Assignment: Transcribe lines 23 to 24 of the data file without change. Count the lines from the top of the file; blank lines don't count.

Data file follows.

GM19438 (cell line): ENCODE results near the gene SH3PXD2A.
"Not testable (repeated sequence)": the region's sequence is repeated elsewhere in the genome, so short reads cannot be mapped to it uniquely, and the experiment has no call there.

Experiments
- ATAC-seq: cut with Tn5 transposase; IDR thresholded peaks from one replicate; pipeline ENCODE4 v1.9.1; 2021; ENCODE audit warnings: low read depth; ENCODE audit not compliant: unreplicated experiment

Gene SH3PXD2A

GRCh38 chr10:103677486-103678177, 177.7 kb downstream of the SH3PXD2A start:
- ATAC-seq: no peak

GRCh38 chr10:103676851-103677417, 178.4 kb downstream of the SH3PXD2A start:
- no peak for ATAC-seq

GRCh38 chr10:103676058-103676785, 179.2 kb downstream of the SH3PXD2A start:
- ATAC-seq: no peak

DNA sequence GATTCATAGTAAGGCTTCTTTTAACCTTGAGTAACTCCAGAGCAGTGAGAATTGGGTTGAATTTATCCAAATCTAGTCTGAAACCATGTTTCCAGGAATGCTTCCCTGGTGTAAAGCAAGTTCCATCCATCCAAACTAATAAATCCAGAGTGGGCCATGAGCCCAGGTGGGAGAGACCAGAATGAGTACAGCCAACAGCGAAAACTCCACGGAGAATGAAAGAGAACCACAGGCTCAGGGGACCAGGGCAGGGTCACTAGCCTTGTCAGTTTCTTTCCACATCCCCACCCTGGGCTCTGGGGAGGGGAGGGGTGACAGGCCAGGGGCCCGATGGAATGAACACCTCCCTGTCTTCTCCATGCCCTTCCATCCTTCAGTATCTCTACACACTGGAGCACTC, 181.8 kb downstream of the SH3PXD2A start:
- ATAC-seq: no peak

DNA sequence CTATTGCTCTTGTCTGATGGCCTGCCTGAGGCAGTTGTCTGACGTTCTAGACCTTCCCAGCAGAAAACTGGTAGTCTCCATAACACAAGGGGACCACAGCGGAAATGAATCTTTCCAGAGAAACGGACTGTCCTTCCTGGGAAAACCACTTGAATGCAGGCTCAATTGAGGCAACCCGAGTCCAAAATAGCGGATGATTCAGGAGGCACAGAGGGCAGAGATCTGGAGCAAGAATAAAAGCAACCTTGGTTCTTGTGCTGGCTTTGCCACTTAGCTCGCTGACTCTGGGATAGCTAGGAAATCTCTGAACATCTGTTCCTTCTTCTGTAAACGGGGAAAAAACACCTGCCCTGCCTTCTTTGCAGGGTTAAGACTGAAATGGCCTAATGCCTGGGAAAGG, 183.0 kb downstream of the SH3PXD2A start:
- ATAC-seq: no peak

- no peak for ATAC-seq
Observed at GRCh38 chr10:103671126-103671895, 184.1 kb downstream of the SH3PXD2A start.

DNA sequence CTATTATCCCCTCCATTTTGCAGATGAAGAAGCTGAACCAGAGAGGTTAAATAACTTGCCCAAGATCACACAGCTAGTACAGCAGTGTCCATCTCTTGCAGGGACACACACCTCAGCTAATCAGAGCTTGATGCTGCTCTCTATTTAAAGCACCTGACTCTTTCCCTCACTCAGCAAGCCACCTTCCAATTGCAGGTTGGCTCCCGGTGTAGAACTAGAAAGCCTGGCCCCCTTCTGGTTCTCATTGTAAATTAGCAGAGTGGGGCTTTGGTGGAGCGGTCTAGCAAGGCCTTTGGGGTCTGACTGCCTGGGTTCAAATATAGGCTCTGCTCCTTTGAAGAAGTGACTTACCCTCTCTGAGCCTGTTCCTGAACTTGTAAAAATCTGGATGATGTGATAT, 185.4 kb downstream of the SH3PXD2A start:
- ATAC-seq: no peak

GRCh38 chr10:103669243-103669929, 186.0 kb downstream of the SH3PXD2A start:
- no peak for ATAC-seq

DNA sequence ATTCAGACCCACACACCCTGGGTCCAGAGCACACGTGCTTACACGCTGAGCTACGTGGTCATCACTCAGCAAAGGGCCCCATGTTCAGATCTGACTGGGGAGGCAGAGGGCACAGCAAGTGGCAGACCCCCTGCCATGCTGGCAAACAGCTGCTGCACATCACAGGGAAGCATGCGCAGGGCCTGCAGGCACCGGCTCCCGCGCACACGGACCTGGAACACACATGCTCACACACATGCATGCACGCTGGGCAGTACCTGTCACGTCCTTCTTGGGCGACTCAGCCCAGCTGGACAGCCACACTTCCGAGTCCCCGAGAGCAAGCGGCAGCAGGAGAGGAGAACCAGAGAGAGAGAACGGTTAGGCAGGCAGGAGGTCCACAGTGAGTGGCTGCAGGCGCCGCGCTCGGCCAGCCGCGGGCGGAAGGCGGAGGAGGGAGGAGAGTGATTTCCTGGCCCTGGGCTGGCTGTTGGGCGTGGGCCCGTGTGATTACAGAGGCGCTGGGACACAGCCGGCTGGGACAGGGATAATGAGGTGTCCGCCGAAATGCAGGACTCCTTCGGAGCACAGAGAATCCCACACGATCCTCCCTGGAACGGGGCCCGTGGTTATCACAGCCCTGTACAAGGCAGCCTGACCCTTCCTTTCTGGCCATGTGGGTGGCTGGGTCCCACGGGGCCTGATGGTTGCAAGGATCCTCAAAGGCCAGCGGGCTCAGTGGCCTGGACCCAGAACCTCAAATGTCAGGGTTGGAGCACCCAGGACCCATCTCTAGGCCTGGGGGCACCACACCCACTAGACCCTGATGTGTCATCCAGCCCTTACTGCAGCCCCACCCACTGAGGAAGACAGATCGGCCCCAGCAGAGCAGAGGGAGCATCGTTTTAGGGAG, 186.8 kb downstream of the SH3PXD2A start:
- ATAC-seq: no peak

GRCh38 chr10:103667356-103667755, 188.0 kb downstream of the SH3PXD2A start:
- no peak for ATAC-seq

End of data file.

- ATAC-seq: no peak

GRCh38 chr10:103667356-103667755, 188.0 kb downstream of the SH3PXD2A start: